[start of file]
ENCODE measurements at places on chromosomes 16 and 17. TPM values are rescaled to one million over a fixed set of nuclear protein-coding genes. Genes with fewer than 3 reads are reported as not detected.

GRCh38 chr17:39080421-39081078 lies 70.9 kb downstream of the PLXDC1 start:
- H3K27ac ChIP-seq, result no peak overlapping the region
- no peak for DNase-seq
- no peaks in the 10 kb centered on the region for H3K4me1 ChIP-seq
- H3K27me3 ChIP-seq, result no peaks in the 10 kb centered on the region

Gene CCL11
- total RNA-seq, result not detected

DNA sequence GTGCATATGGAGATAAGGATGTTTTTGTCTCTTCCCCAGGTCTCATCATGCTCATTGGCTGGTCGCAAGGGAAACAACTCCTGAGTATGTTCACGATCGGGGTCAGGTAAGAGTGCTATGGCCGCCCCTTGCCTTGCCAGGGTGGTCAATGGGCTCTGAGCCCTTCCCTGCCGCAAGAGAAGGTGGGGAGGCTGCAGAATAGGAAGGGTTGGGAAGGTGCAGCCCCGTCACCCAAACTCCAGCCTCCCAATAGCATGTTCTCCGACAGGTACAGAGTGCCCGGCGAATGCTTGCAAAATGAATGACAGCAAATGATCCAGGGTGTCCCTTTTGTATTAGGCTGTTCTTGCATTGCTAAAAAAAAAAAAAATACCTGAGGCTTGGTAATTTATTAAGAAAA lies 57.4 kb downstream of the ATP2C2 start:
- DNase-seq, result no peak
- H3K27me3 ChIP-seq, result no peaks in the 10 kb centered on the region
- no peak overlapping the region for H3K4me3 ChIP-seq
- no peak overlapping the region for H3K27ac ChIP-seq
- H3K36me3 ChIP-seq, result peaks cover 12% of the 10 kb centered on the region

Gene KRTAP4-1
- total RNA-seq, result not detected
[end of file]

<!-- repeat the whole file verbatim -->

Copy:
ENCODE measurements at places on chromosomes 16 and 17. TPM values are rescaled to one million over a fixed set of nuclear protein-coding genes. Genes with fewer than 3 reads are reported as not detected.

GRCh38 chr17:39080421-39081078 lies 70.9 kb downstream of the PLXDC1 start:
- H3K27ac ChIP-seq, result no peak overlapping the region
- no peak for DNase-seq
- no peaks in the 10 kb centered on the region for H3K4me1 ChIP-seq
- H3K27me3 ChIP-seq, result no peaks in the 10 kb centered on the region

Gene CCL11
- total RNA-seq, result not detected

DNA sequence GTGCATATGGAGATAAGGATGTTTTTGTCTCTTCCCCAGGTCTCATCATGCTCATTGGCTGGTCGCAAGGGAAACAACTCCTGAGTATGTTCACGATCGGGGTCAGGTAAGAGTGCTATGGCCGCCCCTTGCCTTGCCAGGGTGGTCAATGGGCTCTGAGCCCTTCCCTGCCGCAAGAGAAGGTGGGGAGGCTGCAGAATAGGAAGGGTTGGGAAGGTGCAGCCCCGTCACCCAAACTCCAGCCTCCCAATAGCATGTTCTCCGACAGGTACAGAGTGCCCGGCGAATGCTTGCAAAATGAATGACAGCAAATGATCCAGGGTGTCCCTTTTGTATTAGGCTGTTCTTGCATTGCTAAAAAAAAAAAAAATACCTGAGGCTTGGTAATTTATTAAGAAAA lies 57.4 kb downstream of the ATP2C2 start:
- DNase-seq, result no peak
- H3K27me3 ChIP-seq, result no peaks in the 10 kb centered on the region
- no peak overlapping the region for H3K4me3 ChIP-seq
- no peak overlapping the region for H3K27ac ChIP-seq
- H3K36me3 ChIP-seq, result peaks cover 12% of the 10 kb centered on the region

Gene KRTAP4-1
- total RNA-seq, result not detected